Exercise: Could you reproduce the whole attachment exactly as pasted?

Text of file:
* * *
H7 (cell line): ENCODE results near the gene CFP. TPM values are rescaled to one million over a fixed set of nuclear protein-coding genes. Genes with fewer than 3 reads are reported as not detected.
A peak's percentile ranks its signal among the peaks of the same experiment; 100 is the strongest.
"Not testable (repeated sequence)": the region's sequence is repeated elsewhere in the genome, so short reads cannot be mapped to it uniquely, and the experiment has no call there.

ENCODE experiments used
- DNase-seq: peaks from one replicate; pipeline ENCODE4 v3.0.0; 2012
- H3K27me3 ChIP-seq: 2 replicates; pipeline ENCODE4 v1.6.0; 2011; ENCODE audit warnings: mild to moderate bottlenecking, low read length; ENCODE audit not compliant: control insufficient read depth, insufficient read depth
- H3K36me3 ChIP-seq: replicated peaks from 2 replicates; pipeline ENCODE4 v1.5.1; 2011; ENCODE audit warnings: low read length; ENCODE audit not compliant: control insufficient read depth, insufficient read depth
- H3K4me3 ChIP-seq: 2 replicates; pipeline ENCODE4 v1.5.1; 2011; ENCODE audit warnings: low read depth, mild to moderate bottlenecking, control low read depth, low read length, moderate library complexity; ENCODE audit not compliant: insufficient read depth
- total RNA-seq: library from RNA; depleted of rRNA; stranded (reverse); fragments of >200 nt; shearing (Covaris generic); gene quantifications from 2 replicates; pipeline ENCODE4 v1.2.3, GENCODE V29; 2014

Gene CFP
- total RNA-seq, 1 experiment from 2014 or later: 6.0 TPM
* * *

H7 (cell line): ENCODE results near the gene CFP. TPM values are rescaled to one million over a fixed set of nuclear protein-coding genes. Genes with fewer than 3 reads are reported as not detected.
A peak's percentile ranks its signal among the peaks of the same experiment; 100 is the strongest.
"Not testable (repeated sequence)": the region's sequence is repeated elsewhere in the genome, so short reads cannot be mapped to it uniquely, and the experiment has no call there.

ENCODE experiments used
- DNase-seq: peaks from one replicate; pipeline ENCODE4 v3.0.0; 2012
- H3K27me3 ChIP-seq: 2 replicates; pipeline ENCODE4 v1.6.0; 2011; ENCODE audit warnings: mild to moderate bottlenecking, low read length; ENCODE audit not compliant: control insufficient read depth, insufficient read depth
- H3K36me3 ChIP-seq: replicated peaks from 2 replicates; pipeline ENCODE4 v1.5.1; 2011; ENCODE audit warnings: low read length; ENCODE audit not compliant: control insufficient read depth, insufficient read depth
- H3K4me3 ChIP-seq: 2 replicates; pipeline ENCODE4 v1.5.1; 2011; ENCODE audit warnings: low read depth, mild to moderate bottlenecking, control low read depth, low read length, moderate library complexity; ENCODE audit not compliant: insufficient read depth
- total RNA-seq: library from RNA; depleted of rRNA; stranded (reverse); fragments of >200 nt; shearing (Covaris generic); gene quantifications from 2 replicates; pipeline ENCODE4 v1.2.3, GENCODE V29; 2014

Gene CFP
- total RNA-seq, 1 experiment from 2014 or later: 6.0 TPM